Anita Desai

Chapters in a writer's life of reading.



In novels like Clear Light of Day and Baumgartner's Bombay, Anita Desai writes about the India of her youth and characters caught between cultures, much as she was while growing up the daughter of a Bengali father and German mother. Her new book, The Artist of Disappearance, collects three novellas in which the protagonists wrestle with the complexities of Indian life and the encroachments of new influences. This week she selects three books that serve as reminders of her journey to America and the world she left behind but never forgot.


Books by Anita Desai




By Vladimir Nabokov


"Although I had read most of the American classics while still living in India, when I first arrived in the U.S., I found myself totally unprepared. The one literary character I could identify with, completely and joyously, was Nabokov's Pnin. I bumbled around the college campuses of New England exactly as he had Pnin do -- and that, of course, was a reflection of his own bewilderment."



White Noise

By Don DeLillo


"The American writer I discovered after arriving here, the one who parted that veil of alienation, was Don DeLillo in White Noise. No other book came so close to giving me answers to my many questions."






The Essential Tagore

By Rabindranath Tagore


"And the India I left behind? The whole of it is encapsulated in the tiny short story by Rabindranath Tagore, 'The Postmaster.' Tagore once wrote of a dewdrop 'which reflects in its convexity the whole universe around it,' and that is precisely how this exquisite short story can be described. It was made into a film by the great director Satyajit Ray, and of it was said, 'It says all that can be managed about the loneliness of the human heart.' "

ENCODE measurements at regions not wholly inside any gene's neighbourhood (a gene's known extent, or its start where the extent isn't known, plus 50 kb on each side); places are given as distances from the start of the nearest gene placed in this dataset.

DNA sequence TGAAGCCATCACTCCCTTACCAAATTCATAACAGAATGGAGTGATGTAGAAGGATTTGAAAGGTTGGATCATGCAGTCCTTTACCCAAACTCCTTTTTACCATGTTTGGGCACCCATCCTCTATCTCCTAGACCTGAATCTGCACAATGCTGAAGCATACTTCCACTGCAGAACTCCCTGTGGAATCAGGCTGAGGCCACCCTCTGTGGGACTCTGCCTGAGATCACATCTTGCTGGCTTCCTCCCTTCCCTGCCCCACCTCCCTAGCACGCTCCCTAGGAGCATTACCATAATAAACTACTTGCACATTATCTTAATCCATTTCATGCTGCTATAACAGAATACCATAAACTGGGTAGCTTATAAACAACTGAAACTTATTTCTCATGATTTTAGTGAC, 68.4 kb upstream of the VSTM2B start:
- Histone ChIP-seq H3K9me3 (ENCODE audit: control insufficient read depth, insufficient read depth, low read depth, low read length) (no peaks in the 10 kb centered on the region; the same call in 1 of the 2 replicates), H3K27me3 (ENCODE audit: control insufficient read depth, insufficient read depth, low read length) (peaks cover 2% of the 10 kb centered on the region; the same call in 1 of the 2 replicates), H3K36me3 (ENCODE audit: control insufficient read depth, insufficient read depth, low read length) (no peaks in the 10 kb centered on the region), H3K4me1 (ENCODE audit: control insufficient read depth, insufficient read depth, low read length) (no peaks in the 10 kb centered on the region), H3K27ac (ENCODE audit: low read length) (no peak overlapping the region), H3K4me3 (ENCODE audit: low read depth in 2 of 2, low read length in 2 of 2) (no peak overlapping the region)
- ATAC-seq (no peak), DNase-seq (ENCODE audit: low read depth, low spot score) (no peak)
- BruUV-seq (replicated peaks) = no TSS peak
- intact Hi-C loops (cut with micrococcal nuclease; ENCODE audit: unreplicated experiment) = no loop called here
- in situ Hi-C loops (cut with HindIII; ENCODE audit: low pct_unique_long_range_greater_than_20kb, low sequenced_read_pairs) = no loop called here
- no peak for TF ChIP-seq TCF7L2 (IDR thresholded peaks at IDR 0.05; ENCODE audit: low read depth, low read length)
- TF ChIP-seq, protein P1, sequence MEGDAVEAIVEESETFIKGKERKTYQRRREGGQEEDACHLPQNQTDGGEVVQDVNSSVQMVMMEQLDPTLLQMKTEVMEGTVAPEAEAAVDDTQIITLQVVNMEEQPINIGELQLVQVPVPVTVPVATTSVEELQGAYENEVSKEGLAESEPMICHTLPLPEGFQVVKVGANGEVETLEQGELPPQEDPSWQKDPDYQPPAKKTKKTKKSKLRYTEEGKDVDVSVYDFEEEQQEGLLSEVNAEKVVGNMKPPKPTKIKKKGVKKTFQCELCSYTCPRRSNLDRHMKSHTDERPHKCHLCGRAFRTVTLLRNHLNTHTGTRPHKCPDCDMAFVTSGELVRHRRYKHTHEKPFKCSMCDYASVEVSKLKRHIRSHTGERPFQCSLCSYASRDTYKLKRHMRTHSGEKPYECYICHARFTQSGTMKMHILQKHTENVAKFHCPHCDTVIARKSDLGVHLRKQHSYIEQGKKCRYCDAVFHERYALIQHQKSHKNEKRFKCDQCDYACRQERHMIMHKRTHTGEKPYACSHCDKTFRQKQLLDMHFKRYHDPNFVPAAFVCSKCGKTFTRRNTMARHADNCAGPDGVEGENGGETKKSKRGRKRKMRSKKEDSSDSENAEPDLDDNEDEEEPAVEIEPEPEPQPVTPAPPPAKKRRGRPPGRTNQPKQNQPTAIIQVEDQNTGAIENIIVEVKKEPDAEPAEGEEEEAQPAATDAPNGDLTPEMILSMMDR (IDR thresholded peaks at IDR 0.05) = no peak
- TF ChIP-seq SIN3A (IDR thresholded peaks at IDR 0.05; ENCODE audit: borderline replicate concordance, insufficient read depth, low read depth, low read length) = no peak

April 16: ""Blue pottery vases and bowls for flowers are most attractive, and certain blue books...will repeat and emphasize color."

Donna Tartt's The Goldfinch is the winner of the 2014 Pulitzer Prize for Fiction. James Parker calls this Dickensian coming-of-age novel "an enveloping…

Books, CDs, DVDs to know about now
The Good Inn

Frank Black, frontman for the Pixies, has written a transgressive historical fiction with shades of Thomas Pynchon (focused as it is on the history of explosives and cinematic pornography), all set in a hallucinatory Edwardian Europe.

Dispute Over a Very Italian Piglet

Amara Lakhous delivers a mystery novel with its finger on the hot-button issues of today's Europe.  Immigration and multicultural conflicts erupt in the Italian city of Turin, as journalist Enzo Laganà looks to restore peace to his native burg.

Papers in the Wind

In this insightful novel by Eduardo Sacheri, a young girl left destitute by the death of her soccer-playing father is uplifted by the bold schemes of her uncle, his pals, and one newbie player to the professional leagues.